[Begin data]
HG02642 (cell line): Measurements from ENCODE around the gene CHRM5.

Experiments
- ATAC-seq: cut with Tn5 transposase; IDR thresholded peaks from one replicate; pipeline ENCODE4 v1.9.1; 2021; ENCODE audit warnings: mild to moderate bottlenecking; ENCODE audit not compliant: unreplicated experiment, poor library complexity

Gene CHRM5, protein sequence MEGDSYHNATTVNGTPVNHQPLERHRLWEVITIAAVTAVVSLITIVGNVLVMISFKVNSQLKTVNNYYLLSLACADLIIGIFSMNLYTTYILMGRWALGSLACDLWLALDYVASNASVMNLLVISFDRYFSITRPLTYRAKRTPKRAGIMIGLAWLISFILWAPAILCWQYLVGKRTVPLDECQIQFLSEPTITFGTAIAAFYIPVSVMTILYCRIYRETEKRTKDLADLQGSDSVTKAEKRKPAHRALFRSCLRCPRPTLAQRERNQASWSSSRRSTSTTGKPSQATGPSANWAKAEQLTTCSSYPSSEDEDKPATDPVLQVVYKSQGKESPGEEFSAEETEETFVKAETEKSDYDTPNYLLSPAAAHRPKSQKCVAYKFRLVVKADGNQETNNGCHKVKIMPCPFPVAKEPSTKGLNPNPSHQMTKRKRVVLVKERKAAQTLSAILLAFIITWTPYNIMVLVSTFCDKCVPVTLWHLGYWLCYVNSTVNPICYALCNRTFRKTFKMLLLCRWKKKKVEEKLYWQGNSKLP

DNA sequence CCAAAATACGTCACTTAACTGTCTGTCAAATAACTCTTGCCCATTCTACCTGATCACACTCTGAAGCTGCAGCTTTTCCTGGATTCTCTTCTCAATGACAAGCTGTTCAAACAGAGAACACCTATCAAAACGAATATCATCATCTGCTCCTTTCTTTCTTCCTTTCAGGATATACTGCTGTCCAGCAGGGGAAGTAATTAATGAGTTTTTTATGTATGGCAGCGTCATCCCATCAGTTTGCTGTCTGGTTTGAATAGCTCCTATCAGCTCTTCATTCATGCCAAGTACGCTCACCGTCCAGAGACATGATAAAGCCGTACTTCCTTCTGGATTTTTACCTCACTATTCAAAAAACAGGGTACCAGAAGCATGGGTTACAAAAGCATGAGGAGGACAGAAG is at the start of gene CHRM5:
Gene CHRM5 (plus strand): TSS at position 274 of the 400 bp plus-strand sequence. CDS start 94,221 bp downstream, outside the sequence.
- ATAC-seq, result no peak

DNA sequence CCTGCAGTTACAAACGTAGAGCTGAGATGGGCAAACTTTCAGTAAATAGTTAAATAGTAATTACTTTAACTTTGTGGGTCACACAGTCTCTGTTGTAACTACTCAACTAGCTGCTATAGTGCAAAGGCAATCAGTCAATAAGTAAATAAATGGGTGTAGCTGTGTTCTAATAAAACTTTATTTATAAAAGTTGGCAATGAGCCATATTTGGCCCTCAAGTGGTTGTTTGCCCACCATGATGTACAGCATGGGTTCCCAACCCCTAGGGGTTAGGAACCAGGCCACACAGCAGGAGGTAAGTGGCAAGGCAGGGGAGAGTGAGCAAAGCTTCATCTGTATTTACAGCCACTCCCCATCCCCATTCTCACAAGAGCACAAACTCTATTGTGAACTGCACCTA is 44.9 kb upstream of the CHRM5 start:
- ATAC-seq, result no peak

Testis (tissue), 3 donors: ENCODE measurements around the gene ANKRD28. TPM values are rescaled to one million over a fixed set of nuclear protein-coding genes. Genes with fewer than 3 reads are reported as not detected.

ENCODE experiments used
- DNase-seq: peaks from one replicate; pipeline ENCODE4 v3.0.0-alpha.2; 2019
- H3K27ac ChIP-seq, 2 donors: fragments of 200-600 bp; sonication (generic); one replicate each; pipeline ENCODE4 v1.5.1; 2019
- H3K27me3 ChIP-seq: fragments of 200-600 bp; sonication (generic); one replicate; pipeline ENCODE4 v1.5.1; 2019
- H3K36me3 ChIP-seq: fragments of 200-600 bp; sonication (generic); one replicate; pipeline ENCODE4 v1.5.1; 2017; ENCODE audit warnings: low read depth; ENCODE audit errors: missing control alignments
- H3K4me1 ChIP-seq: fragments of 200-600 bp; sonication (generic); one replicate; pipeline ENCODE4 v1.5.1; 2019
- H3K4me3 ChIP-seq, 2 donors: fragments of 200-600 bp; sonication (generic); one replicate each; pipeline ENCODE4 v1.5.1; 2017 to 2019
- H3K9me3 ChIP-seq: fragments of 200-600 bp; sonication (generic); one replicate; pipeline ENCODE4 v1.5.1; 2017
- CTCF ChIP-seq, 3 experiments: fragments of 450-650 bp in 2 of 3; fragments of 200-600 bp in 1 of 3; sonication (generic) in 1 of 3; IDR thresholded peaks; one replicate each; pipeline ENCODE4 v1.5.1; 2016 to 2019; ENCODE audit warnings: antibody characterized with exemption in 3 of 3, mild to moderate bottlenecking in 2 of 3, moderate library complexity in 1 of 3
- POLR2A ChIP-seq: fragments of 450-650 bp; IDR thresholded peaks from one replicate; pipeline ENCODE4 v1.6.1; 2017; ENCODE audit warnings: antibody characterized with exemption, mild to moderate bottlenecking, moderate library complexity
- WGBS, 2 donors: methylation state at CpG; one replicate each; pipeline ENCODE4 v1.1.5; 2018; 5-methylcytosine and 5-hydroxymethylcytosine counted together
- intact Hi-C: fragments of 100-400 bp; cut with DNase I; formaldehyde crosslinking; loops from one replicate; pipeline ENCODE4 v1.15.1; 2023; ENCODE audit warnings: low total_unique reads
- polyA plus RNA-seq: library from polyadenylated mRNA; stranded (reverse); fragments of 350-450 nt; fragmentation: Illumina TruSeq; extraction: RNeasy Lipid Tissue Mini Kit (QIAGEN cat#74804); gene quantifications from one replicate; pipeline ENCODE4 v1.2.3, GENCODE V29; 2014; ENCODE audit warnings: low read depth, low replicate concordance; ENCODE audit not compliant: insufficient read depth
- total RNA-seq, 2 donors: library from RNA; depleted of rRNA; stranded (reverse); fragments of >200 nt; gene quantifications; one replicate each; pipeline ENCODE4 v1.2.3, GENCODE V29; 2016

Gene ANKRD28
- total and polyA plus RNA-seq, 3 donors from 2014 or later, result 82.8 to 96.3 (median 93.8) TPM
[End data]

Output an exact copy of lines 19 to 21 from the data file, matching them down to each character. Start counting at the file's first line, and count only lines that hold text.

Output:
- CTCF ChIP-seq, 3 experiments: fragments of 450-650 bp in 2 of 3; fragments of 200-600 bp in 1 of 3; sonication (generic) in 1 of 3; IDR thresholded peaks; one replicate each; pipeline ENCODE4 v1.5.1; 2016 to 2019; ENCODE audit warnings: antibody characterized with exemption in 3 of 3, mild to moderate bottlenecking in 2 of 3, moderate library complexity in 1 of 3
- POLR2A ChIP-seq: fragments of 450-650 bp; IDR thresholded peaks from one replicate; pipeline ENCODE4 v1.6.1; 2017; ENCODE audit warnings: antibody characterized with exemption, mild to moderate bottlenecking, moderate library complexity
- WGBS, 2 donors: methylation state at CpG; one replicate each; pipeline ENCODE4 v1.1.5; 2018; 5-methylcytosine and 5-hydroxymethylcytosine counted together